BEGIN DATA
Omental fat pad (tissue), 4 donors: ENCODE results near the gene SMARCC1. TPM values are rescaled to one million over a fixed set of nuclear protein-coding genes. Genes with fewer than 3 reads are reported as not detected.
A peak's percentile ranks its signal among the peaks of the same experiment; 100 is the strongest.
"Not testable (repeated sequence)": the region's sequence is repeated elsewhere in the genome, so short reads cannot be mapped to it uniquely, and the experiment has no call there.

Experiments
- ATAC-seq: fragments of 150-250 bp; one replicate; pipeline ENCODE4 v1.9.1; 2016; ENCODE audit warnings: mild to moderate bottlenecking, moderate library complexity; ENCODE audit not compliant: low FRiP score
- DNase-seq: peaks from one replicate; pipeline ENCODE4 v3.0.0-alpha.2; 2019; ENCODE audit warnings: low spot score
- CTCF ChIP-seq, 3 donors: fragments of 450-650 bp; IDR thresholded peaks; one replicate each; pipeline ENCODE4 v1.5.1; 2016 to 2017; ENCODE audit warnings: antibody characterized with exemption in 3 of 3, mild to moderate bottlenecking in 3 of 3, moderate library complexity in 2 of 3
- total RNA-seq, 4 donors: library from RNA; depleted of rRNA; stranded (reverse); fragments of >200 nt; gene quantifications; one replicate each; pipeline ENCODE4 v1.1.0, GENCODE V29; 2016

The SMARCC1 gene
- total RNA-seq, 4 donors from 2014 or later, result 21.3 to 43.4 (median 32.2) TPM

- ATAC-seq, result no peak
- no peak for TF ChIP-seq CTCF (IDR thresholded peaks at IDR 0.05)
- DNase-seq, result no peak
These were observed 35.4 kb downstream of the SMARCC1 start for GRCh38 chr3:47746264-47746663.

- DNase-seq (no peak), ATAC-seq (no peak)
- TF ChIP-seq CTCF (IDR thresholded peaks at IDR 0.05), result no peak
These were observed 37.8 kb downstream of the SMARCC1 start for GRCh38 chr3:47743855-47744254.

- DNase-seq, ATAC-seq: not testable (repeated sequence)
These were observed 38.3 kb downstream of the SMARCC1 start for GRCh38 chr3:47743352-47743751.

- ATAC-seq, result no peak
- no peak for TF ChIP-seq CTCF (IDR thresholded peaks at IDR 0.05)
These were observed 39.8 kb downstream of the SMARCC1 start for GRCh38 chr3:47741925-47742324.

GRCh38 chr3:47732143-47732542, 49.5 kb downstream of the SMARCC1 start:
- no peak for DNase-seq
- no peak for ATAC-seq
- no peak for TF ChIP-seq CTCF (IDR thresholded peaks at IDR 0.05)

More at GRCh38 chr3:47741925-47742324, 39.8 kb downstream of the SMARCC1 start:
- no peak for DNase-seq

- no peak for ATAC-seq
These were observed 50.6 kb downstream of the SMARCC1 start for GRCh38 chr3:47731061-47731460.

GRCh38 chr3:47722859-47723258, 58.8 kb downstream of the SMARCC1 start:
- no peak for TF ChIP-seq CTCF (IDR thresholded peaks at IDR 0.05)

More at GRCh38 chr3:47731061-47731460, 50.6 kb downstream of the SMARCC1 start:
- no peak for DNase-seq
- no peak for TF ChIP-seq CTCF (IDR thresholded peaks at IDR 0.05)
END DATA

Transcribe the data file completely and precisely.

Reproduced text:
Omental fat pad (tissue), 4 donors: ENCODE results near the gene SMARCC1. TPM values are rescaled to one million over a fixed set of nuclear protein-coding genes. Genes with fewer than 3 reads are reported as not detected.
A peak's percentile ranks its signal among the peaks of the same experiment; 100 is the strongest.
"Not testable (repeated sequence)": the region's sequence is repeated elsewhere in the genome, so short reads cannot be mapped to it uniquely, and the experiment has no call there.

Experiments
- ATAC-seq: fragments of 150-250 bp; one replicate; pipeline ENCODE4 v1.9.1; 2016; ENCODE audit warnings: mild to moderate bottlenecking, moderate library complexity; ENCODE audit not compliant: low FRiP score
- DNase-seq: peaks from one replicate; pipeline ENCODE4 v3.0.0-alpha.2; 2019; ENCODE audit warnings: low spot score
- CTCF ChIP-seq, 3 donors: fragments of 450-650 bp; IDR thresholded peaks; one replicate each; pipeline ENCODE4 v1.5.1; 2016 to 2017; ENCODE audit warnings: antibody characterized with exemption in 3 of 3, mild to moderate bottlenecking in 3 of 3, moderate library complexity in 2 of 3
- total RNA-seq, 4 donors: library from RNA; depleted of rRNA; stranded (reverse); fragments of >200 nt; gene quantifications; one replicate each; pipeline ENCODE4 v1.1.0, GENCODE V29; 2016

The SMARCC1 gene
- total RNA-seq, 4 donors from 2014 or later, result 21.3 to 43.4 (median 32.2) TPM

- ATAC-seq, result no peak
- no peak for TF ChIP-seq CTCF (IDR thresholded peaks at IDR 0.05)
- DNase-seq, result no peak
These were observed 35.4 kb downstream of the SMARCC1 start for GRCh38 chr3:47746264-47746663.

- DNase-seq (no peak), ATAC-seq (no peak)
- TF ChIP-seq CTCF (IDR thresholded peaks at IDR 0.05), result no peak
These were observed 37.8 kb downstream of the SMARCC1 start for GRCh38 chr3:47743855-47744254.

- DNase-seq, ATAC-seq: not testable (repeated sequence)
These were observed 38.3 kb downstream of the SMARCC1 start for GRCh38 chr3:47743352-47743751.

- ATAC-seq, result no peak
- no peak for TF ChIP-seq CTCF (IDR thresholded peaks at IDR 0.05)
These were observed 39.8 kb downstream of the SMARCC1 start for GRCh38 chr3:47741925-47742324.

GRCh38 chr3:47732143-47732542, 49.5 kb downstream of the SMARCC1 start:
- no peak for DNase-seq
- no peak for ATAC-seq
- no peak for TF ChIP-seq CTCF (IDR thresholded peaks at IDR 0.05)

More at GRCh38 chr3:47741925-47742324, 39.8 kb downstream of the SMARCC1 start:
- no peak for DNase-seq

- no peak for ATAC-seq
These were observed 50.6 kb downstream of the SMARCC1 start for GRCh38 chr3:47731061-47731460.

GRCh38 chr3:47722859-47723258, 58.8 kb downstream of the SMARCC1 start:
- no peak for TF ChIP-seq CTCF (IDR thresholded peaks at IDR 0.05)

More at GRCh38 chr3:47731061-47731460, 50.6 kb downstream of the SMARCC1 start:
- no peak for DNase-seq
- no peak for TF ChIP-seq CTCF (IDR thresholded peaks at IDR 0.05)